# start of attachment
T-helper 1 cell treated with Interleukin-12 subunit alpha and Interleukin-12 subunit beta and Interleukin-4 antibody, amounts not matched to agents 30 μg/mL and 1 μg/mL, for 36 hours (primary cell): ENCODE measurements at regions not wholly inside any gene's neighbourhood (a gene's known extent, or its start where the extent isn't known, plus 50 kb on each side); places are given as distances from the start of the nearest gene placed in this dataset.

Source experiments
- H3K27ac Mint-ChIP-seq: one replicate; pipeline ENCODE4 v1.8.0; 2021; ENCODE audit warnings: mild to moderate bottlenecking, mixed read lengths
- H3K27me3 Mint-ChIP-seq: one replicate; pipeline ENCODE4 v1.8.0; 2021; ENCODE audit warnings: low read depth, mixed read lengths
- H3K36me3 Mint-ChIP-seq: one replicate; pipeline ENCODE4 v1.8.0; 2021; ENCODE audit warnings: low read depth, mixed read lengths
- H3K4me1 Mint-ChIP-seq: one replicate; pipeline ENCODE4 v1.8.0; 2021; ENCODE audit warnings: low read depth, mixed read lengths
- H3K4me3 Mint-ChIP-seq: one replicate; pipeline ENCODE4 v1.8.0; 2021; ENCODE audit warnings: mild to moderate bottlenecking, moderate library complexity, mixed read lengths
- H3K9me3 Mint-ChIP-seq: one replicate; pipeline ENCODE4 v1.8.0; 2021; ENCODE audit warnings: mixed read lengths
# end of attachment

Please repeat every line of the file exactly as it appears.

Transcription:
T-helper 1 cell treated with Interleukin-12 subunit alpha and Interleukin-12 subunit beta and Interleukin-4 antibody, amounts not matched to agents 30 μg/mL and 1 μg/mL, for 36 hours (primary cell): ENCODE measurements at regions not wholly inside any gene's neighbourhood (a gene's known extent, or its start where the extent isn't known, plus 50 kb on each side); places are given as distances from the start of the nearest gene placed in this dataset.

Source experiments
- H3K27ac Mint-ChIP-seq: one replicate; pipeline ENCODE4 v1.8.0; 2021; ENCODE audit warnings: mild to moderate bottlenecking, mixed read lengths
- H3K27me3 Mint-ChIP-seq: one replicate; pipeline ENCODE4 v1.8.0; 2021; ENCODE audit warnings: low read depth, mixed read lengths
- H3K36me3 Mint-ChIP-seq: one replicate; pipeline ENCODE4 v1.8.0; 2021; ENCODE audit warnings: low read depth, mixed read lengths
- H3K4me1 Mint-ChIP-seq: one replicate; pipeline ENCODE4 v1.8.0; 2021; ENCODE audit warnings: low read depth, mixed read lengths
- H3K4me3 Mint-ChIP-seq: one replicate; pipeline ENCODE4 v1.8.0; 2021; ENCODE audit warnings: mild to moderate bottlenecking, moderate library complexity, mixed read lengths
- H3K9me3 Mint-ChIP-seq: one replicate; pipeline ENCODE4 v1.8.0; 2021; ENCODE audit warnings: mixed read lengths